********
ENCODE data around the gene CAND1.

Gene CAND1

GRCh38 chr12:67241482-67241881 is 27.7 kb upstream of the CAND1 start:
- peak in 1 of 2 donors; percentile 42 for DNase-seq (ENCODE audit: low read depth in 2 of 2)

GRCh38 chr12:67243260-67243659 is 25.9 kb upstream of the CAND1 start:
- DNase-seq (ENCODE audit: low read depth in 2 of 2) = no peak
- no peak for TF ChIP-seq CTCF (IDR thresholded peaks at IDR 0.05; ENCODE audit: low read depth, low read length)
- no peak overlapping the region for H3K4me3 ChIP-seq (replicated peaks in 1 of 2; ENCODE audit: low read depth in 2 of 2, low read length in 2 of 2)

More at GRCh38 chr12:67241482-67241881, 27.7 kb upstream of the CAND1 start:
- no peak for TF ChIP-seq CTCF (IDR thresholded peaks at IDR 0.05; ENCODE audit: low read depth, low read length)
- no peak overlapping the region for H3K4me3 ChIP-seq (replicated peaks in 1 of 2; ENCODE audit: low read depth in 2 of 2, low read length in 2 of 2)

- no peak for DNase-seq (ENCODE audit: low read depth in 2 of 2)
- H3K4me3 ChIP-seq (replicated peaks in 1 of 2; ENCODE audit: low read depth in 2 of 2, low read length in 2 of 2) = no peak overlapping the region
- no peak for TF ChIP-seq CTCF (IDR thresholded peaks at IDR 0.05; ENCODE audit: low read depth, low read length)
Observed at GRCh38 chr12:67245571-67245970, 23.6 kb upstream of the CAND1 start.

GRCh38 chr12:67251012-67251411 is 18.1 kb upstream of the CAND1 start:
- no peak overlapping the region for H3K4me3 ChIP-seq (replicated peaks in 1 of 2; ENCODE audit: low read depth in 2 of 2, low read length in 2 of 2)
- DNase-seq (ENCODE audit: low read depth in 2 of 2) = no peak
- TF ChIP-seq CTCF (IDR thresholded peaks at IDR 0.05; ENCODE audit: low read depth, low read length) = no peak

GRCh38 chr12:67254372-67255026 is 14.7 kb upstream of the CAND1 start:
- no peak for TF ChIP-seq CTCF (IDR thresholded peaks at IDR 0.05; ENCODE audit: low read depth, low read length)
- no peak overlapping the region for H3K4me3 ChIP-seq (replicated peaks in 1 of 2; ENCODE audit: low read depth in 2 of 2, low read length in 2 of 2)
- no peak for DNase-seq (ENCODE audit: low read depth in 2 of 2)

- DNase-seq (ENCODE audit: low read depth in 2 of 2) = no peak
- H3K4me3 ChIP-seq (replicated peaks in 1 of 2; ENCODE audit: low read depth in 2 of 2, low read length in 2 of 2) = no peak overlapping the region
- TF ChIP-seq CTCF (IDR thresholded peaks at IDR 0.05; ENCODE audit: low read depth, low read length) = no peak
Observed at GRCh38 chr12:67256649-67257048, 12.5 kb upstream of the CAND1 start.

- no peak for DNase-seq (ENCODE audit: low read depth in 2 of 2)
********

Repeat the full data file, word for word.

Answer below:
ENCODE data around the gene CAND1.

Gene CAND1

GRCh38 chr12:67241482-67241881 is 27.7 kb upstream of the CAND1 start:
- peak in 1 of 2 donors; percentile 42 for DNase-seq (ENCODE audit: low read depth in 2 of 2)

GRCh38 chr12:67243260-67243659 is 25.9 kb upstream of the CAND1 start:
- DNase-seq (ENCODE audit: low read depth in 2 of 2) = no peak
- no peak for TF ChIP-seq CTCF (IDR thresholded peaks at IDR 0.05; ENCODE audit: low read depth, low read length)
- no peak overlapping the region for H3K4me3 ChIP-seq (replicated peaks in 1 of 2; ENCODE audit: low read depth in 2 of 2, low read length in 2 of 2)

More at GRCh38 chr12:67241482-67241881, 27.7 kb upstream of the CAND1 start:
- no peak for TF ChIP-seq CTCF (IDR thresholded peaks at IDR 0.05; ENCODE audit: low read depth, low read length)
- no peak overlapping the region for H3K4me3 ChIP-seq (replicated peaks in 1 of 2; ENCODE audit: low read depth in 2 of 2, low read length in 2 of 2)

- no peak for DNase-seq (ENCODE audit: low read depth in 2 of 2)
- H3K4me3 ChIP-seq (replicated peaks in 1 of 2; ENCODE audit: low read depth in 2 of 2, low read length in 2 of 2) = no peak overlapping the region
- no peak for TF ChIP-seq CTCF (IDR thresholded peaks at IDR 0.05; ENCODE audit: low read depth, low read length)
Observed at GRCh38 chr12:67245571-67245970, 23.6 kb upstream of the CAND1 start.

GRCh38 chr12:67251012-67251411 is 18.1 kb upstream of the CAND1 start:
- no peak overlapping the region for H3K4me3 ChIP-seq (replicated peaks in 1 of 2; ENCODE audit: low read depth in 2 of 2, low read length in 2 of 2)
- DNase-seq (ENCODE audit: low read depth in 2 of 2) = no peak
- TF ChIP-seq CTCF (IDR thresholded peaks at IDR 0.05; ENCODE audit: low read depth, low read length) = no peak

GRCh38 chr12:67254372-67255026 is 14.7 kb upstream of the CAND1 start:
- no peak for TF ChIP-seq CTCF (IDR thresholded peaks at IDR 0.05; ENCODE audit: low read depth, low read length)
- no peak overlapping the region for H3K4me3 ChIP-seq (replicated peaks in 1 of 2; ENCODE audit: low read depth in 2 of 2, low read length in 2 of 2)
- no peak for DNase-seq (ENCODE audit: low read depth in 2 of 2)

- DNase-seq (ENCODE audit: low read depth in 2 of 2) = no peak
- H3K4me3 ChIP-seq (replicated peaks in 1 of 2; ENCODE audit: low read depth in 2 of 2, low read length in 2 of 2) = no peak overlapping the region
- TF ChIP-seq CTCF (IDR thresholded peaks at IDR 0.05; ENCODE audit: low read depth, low read length) = no peak
Observed at GRCh38 chr12:67256649-67257048, 12.5 kb upstream of the CAND1 start.

- no peak for DNase-seq (ENCODE audit: low read depth in 2 of 2)